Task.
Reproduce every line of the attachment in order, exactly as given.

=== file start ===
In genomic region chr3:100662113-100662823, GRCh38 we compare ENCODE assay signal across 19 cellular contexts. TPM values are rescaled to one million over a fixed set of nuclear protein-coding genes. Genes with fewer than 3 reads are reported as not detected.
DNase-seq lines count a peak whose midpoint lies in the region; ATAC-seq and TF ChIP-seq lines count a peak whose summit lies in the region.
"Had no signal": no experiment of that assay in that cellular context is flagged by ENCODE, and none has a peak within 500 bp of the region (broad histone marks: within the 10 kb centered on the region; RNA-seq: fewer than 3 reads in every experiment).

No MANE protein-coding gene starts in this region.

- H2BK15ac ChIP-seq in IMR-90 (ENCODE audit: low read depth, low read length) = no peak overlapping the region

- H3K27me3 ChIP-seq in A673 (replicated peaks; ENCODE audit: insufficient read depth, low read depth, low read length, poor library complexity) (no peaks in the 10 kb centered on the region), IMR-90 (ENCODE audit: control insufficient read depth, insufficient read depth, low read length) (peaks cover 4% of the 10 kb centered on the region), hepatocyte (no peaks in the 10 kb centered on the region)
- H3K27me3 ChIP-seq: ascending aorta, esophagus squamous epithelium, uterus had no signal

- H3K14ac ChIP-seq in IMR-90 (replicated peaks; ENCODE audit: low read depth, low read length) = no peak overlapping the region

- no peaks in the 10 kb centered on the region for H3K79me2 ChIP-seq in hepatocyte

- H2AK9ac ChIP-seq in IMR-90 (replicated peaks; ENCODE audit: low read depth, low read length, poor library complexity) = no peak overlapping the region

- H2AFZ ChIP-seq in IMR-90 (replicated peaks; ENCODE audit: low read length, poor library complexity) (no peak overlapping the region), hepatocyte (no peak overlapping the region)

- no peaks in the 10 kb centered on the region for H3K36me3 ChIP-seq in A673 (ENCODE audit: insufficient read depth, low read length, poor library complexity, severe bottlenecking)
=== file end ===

In genomic region chr3:100662113-100662823, GRCh38 we compare ENCODE assay signal across 19 cellular contexts. TPM values are rescaled to one million over a fixed set of nuclear protein-coding genes. Genes with fewer than 3 reads are reported as not detected.
DNase-seq lines count a peak whose midpoint lies in the region; ATAC-seq and TF ChIP-seq lines count a peak whose summit lies in the region.
"Had no signal": no experiment of that assay in that cellular context is flagged by ENCODE, and none has a peak within 500 bp of the region (broad histone marks: within the 10 kb centered on the region; RNA-seq: fewer than 3 reads in every experiment).

No MANE protein-coding gene starts in this region.

- H2BK15ac ChIP-seq in IMR-90 (ENCODE audit: low read depth, low read length) = no peak overlapping the region

- H3K27me3 ChIP-seq in A673 (replicated peaks; ENCODE audit: insufficient read depth, low read depth, low read length, poor library complexity) (no peaks in the 10 kb centered on the region), IMR-90 (ENCODE audit: control insufficient read depth, insufficient read depth, low read length) (peaks cover 4% of the 10 kb centered on the region), hepatocyte (no peaks in the 10 kb centered on the region)
- H3K27me3 ChIP-seq: ascending aorta, esophagus squamous epithelium, uterus had no signal

- H3K14ac ChIP-seq in IMR-90 (replicated peaks; ENCODE audit: low read depth, low read length) = no peak overlapping the region

- no peaks in the 10 kb centered on the region for H3K79me2 ChIP-seq in hepatocyte

- H2AK9ac ChIP-seq in IMR-90 (replicated peaks; ENCODE audit: low read depth, low read length, poor library complexity) = no peak overlapping the region

- H2AFZ ChIP-seq in IMR-90 (replicated peaks; ENCODE audit: low read length, poor library complexity) (no peak overlapping the region), hepatocyte (no peak overlapping the region)

- no peaks in the 10 kb centered on the region for H3K36me3 ChIP-seq in A673 (ENCODE audit: insufficient read depth, low read length, poor library complexity, severe bottlenecking)